However, Bank Austria’s economists point out that in 2010 growth will still not reach the levels seen in 2008; according to Bank Austria’s calculations, this will remain the case until the end of 2012, which will have a negative impact on the labour market, investment and corporate balance sheets. As a result, unemployment will also rise in 2010, and investments will not contribute to growth because of limitations resulting from low capacity utilisation. “In spite of the recovery in the coming quarters, the level of production will remain below its potential for quite some time to come, which will have a very negative impact on the labour market,” says Bruckbauer. Even if the recovery brings upside surprises, a high level of uncertainty persists regarding the effects of Austrian and European economic growth remaining below potential for a prolonged period of time. Bank Austria’s economists therefore advise against withdrawing economic measures – particularly monetary policy – prematurely. This could have even more serious consequences than a delayed withdrawal. A reversal in the economic policy framework will only make sense when there is sufficiently secure data to affirm the sustainability of the economic recovery.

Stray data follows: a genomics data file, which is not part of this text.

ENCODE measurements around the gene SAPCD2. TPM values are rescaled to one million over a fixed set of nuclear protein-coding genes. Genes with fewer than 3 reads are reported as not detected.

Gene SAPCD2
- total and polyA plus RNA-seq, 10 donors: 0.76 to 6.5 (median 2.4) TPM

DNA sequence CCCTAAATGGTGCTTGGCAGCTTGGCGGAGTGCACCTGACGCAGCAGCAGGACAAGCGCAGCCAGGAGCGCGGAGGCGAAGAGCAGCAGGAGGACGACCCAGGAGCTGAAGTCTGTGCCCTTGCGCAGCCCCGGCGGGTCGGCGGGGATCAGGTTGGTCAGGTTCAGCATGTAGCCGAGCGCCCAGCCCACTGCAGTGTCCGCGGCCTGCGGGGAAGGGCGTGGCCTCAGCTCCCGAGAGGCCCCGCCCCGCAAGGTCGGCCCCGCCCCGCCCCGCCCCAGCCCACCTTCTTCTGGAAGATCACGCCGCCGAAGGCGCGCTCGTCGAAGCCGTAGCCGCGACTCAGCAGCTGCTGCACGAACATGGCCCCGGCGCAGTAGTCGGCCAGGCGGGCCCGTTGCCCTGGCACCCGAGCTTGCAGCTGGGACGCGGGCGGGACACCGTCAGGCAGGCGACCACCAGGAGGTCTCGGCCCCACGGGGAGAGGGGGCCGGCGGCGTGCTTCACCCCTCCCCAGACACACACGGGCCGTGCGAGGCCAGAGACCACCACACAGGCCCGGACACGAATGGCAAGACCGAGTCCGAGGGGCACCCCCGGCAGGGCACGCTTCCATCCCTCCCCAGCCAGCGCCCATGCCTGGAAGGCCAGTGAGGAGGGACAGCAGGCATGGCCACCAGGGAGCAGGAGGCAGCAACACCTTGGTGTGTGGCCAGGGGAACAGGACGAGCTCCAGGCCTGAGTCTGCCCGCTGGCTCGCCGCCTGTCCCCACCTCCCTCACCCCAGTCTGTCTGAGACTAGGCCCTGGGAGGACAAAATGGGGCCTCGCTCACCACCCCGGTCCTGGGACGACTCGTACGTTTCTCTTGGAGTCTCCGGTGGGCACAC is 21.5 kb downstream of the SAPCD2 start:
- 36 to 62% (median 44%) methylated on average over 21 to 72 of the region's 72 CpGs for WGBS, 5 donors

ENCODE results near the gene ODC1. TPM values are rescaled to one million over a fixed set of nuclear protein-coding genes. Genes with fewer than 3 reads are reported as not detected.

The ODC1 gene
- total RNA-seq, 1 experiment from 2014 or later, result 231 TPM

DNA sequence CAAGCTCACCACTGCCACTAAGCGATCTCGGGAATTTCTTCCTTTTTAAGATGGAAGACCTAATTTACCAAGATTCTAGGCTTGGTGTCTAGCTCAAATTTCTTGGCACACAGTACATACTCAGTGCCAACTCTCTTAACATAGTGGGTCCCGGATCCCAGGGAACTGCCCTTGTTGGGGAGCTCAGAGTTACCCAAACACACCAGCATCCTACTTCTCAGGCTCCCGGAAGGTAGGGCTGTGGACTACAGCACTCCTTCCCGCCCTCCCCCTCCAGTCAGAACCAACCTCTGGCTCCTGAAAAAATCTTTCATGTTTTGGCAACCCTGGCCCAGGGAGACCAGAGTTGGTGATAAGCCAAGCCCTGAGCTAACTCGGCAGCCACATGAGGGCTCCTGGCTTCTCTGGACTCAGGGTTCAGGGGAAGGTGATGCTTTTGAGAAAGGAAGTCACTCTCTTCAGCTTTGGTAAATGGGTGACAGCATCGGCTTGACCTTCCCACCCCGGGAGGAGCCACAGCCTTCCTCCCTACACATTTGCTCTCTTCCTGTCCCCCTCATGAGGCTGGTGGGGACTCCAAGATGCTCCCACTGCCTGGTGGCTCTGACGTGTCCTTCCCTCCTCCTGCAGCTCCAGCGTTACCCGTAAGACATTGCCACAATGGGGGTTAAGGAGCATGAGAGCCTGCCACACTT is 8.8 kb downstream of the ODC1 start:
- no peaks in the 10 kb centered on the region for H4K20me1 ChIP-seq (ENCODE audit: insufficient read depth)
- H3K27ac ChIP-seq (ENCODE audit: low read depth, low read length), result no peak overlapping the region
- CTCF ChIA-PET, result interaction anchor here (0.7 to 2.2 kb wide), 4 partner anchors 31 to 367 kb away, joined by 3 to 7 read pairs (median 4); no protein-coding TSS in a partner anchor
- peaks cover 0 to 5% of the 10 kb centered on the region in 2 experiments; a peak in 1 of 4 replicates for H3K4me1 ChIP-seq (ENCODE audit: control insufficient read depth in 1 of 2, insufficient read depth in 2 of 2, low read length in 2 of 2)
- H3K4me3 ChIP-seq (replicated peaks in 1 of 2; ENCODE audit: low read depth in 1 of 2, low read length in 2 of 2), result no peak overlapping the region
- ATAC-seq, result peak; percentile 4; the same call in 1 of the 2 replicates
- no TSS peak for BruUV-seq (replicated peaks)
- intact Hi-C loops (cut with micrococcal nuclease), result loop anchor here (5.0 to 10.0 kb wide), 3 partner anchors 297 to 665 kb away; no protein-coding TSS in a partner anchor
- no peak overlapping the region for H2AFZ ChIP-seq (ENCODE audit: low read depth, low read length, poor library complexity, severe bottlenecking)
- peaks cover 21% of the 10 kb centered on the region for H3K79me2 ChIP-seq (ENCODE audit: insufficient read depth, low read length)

Inflation set to rise, but still at a moderate level
The beginning of the recovery has also coincided with the reversal in inflation trends. “Following the drastic decline in inflation in recent months, which culminated in negative territory in the summer, inflation will begin to edge up again in the autumn,” says Bank Austria economist Walter Pudschedl. The main cause of this is the trend in commodity prices, particularly crude oil. Beginning in October, the inflation-suppressing influence that crude oil has had up to this point will reverse again. At around USD 70 per barrel, the current oil price is at the level from last October and well above the prices from November and December of last year. The burgeoning hopes of economic growth will hinder another decline in commodity prices. Inflation, which was still in negative territory in August of this year, will rise to nearly 1 per cent by the end of the year. Assuming that oil prices remain relatively stable, inflation is expected to be moderate in 2010. “Following average inflation of just 0.4 per cent in 2009, we expect inflation to rise to 1.2 per cent in the coming year,” says Pudschedl. According to Bank Austria’s economists, there is no need for the European Central Bank to take action regarding the key interest rate, which will be kept at its current low level until the end of 2010.
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Enquiries: Bank Austria Economics & Market Analysis
Walter Pudschedl, Tel. 05 05 05 ext. 41957;